Zora Mid-Engine Corvette To Show Face By 2017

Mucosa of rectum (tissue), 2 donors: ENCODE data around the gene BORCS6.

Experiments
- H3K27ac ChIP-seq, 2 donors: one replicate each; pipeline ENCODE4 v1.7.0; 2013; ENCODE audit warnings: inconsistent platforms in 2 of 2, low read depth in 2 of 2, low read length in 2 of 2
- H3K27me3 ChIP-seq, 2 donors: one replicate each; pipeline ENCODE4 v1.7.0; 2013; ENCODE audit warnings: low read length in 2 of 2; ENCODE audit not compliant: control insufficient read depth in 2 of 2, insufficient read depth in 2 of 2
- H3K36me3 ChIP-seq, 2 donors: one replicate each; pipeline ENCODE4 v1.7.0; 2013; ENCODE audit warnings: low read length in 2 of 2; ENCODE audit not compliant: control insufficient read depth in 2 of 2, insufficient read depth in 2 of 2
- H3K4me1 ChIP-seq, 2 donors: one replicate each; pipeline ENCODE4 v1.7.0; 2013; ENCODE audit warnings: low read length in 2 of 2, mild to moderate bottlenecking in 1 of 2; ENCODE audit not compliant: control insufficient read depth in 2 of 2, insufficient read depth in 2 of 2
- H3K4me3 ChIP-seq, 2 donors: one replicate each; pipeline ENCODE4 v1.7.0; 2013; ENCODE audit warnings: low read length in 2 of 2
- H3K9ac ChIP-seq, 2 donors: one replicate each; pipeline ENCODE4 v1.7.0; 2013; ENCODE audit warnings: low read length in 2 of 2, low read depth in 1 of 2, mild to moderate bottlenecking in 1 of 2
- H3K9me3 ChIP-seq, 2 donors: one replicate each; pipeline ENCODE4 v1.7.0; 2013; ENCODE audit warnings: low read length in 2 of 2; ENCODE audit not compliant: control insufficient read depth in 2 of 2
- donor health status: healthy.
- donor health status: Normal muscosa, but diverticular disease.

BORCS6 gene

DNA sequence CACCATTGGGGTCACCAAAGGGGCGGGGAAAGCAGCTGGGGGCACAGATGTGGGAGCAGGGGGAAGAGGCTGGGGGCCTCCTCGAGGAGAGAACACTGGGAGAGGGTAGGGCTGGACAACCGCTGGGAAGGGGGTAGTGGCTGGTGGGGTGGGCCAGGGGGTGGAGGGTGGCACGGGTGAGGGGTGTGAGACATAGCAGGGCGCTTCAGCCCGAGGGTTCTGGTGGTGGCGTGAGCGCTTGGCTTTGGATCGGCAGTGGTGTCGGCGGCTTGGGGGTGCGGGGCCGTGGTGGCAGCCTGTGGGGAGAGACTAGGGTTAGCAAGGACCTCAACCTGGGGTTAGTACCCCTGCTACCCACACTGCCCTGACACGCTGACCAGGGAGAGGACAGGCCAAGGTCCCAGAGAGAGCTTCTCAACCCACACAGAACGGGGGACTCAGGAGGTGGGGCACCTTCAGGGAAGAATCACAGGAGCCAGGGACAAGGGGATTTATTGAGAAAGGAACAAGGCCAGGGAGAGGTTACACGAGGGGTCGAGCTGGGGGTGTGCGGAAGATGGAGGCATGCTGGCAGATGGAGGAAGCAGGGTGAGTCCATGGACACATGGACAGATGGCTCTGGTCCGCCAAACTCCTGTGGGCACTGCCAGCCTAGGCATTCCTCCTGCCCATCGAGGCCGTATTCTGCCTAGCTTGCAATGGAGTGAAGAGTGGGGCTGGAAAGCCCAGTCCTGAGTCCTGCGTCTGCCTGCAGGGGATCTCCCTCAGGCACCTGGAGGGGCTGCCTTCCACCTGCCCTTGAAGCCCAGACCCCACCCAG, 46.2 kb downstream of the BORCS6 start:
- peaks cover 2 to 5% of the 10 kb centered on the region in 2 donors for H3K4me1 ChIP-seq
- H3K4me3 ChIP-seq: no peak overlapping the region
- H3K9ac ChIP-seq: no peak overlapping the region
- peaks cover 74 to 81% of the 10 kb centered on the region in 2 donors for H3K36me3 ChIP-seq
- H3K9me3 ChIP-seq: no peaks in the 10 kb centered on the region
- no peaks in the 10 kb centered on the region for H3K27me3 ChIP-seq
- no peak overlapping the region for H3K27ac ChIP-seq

2014-Chevrolet-Corvette-C7-Stingray-logo Yes, you read that right. In 2017, the Corvette will finally introduce a mid-engine layout it was always meant for, with the C8 Corvette Zora, or perhaps the C7 Corvette ZR1. Of course, those in-the-know have long heard murmurings of a mid-engine ‘Vette, and Chevy has even built several prototypes in the past – such as the 1976 Aerovette and the 1990 CERV III. But General Motors has always entertained the idea with caution, knowing that it’s an expensive change, and one that could potentially alienate a lot of the brand’s die hard loyalists. Apparently, Chevrolet has decided that America is finally ready. The new Zora-ZR1 supercar will sit at the top of the Corvette range, above the 650 hp Z06, and (for a time) stand alone in offering the MR layout, likely sold alongside the current C7. It’s expected to still maintain Chevrolet’s beloved Small Block in some form, although specific powertrain details are a mystery. And while reports believe that the Zora will keep the aluminum space frame currently seen in the C7 in some way, we have reasons to believe the Corvette C8 will introduce a new platform entirely. As for the body, we could see carbon fiber doors over the current fiberglass ones. and while Car and Driver believes the chassis will still make use of reworked magnetorheological dampers, control arms and composite leaf springs, we also believe a new suspension system will be introduced. Though, at this moment, the shroud of mystery is still very much covering the 2017 Corvette Zora-ZR1, and only serves to pique our interest even more. After all, the news of a mid-engine American sportscar is something we’ve not had since the Pontiac Fiero. We just want to buy the C8 a drink and ask all about its powertrain options, new architecture, when it thinks it’ll be ready to become America’s only Corvette, etc. But as they say, good things come to those who wait. Credit: http://gmauthority.com/blog/2014/09/zora-mid-engine-corvette-to-show-face-by-2017/#ixzz3D8tbQZRd